As state and federal lawmakers grapple with skyrocketing health-care costs, households across America are doing the same.
Expecting health reform to provide relief is wishful thinking.
In less than a decade, the annual health-care costs for a typical family have more than doubled, to $19,400. That is the price of a 2011 Hyundai Sonata. The average family bears about 40 percent of that cost, with employers paying the rest. However, a more realistic view is that employees pay for all of it because most wage-and-benefit increases go toward health-insurance costs.
Most people have only a vague notion of how valuable health insurance can be. The median household income for a four-person U.S. family in 2009 was about $70,300. However, the Congressional Budget Office (CBO) estimates the true figure to be $94,900. A footnote on page 65 of a CBO budget forecast said this: “All income is assumed to be from compensation, which includes employment-based health insurance and the employer’s share of payroll taxes.”
That additional value does not mean much to those living paycheck to paycheck. Each family has a different financial pressure point. The media often focus on catastrophic costs inflicted on people with no insurance. The broader story of health-care costs is about financial strain spread across a wide swath of American households. The pain affects much of the middle class and some of the upper middle class as well, including those with employer-sponsored insurance.
Americans actually pay a far lower share of health expenses than they used to. The main purpose of health insurance originally was to cover catastrophic episodes. Before the introduction of Medicare and Medicaid in 1965, patients paid more than half the cost of care out of pocket. That shrank to 15 percent in 2008. Meanwhile, private health plans’ share of the bill rose from 21 to 35 percent and government’s portion doubled, to 50 percent. The perception that medical bills are the responsibility of someone other than the patient has been a prime contributor to health-care demand over the past four decades.
A Deloitte study estimates that consumers pay an additional 15 percent out of pocket on personal health not captured by government statistics. These costs include unpaid caregiving, over-the-counter medications, and complementary and alternative medical care not covered by insurance.
The inability to pay medical bills and buy prescription drugs is the most persistent household finance problem, according to a recent Consumer Reports poll. About 40 percent of Americans had trouble paying medical bills in 2010, up from 34 percent in 2005. More than one-quarter of insured households reported problems with medical debt.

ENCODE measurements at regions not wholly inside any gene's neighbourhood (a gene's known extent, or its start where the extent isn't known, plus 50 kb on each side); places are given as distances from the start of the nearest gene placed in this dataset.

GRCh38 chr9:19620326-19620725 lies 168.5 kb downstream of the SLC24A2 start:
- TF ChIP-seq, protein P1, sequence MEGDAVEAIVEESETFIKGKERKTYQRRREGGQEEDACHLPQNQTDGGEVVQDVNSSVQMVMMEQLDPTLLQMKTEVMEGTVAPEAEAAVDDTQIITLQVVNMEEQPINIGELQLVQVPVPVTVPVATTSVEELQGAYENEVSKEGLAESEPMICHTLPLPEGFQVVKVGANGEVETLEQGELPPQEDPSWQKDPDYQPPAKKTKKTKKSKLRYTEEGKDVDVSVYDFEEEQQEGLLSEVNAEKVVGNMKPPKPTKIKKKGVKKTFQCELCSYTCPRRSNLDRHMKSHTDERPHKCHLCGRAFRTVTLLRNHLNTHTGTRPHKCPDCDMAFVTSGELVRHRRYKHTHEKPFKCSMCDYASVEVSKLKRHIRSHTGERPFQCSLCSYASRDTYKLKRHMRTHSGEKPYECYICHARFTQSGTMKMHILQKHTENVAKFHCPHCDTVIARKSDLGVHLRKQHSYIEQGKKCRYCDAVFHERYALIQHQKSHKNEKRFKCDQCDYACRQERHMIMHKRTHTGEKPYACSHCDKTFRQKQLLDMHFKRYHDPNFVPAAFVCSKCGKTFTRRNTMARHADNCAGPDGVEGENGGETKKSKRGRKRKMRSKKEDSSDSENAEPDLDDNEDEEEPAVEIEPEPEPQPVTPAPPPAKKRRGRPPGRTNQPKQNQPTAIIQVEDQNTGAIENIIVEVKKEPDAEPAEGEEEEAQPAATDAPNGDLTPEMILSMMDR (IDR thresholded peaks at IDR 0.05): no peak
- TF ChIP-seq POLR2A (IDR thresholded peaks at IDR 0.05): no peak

Even more disturbing is widespread self-rationing. Nearly 6 out of 10 adults said they delayed care because of cost. About 40 percent of those in fair or poor health did not fill at least one prescription in the past year. People with chronic conditions who fail to take medication are flirting with disastrous consequences.
Americans generally cite lack of access as the greatest obstacle to health care, followed by costs. Lack of access can mean several things. In some instances, people cannot see a physician or specialist promptly. Nearly 60 percent say they cannot find care after physician office hours, 40 percent cannot get service by phone and 30 percent cannot get a timely office appointment.
Increasingly, though, lack of health-care access means not being able to afford it.
According to an ongoing household survey, the incidence of delaying needed care rose sharply between 2003 and 2007. Insured people are among those facing cost pressures. They are paying more out-of-pocket for care, finding fewer doctors who accept their insurance and facing more limits on what insurance will cover. During those four years, the percentage of those with unmet medical needs increased more among the insured than the uninsured.
It is difficult to pinpoint when health-care costs become burdensome. The Center for Studying Health System Change found that financial pressures increase significantly after out-of-pocket spending exceeds 2.5 percent of family income. Unlike a mortgage, groceries and utilities, medical costs are less predictable and often unexpected. High medical expenses generally are urgent and associated with serious conditions. Significant injury or disease may also result in loss of income. Even two-thirds of Americans earning more than $75,000 a year worry about getting or paying for future care.
Women experience greater cost and access problems. More than half of women have trouble getting care, and more than 60 percent under age 65 have difficulty paying medical bills. Women use the health-care system more than men do. They often must make choices between getting care or paying credit-card bills, the mortgage or for basic necessities.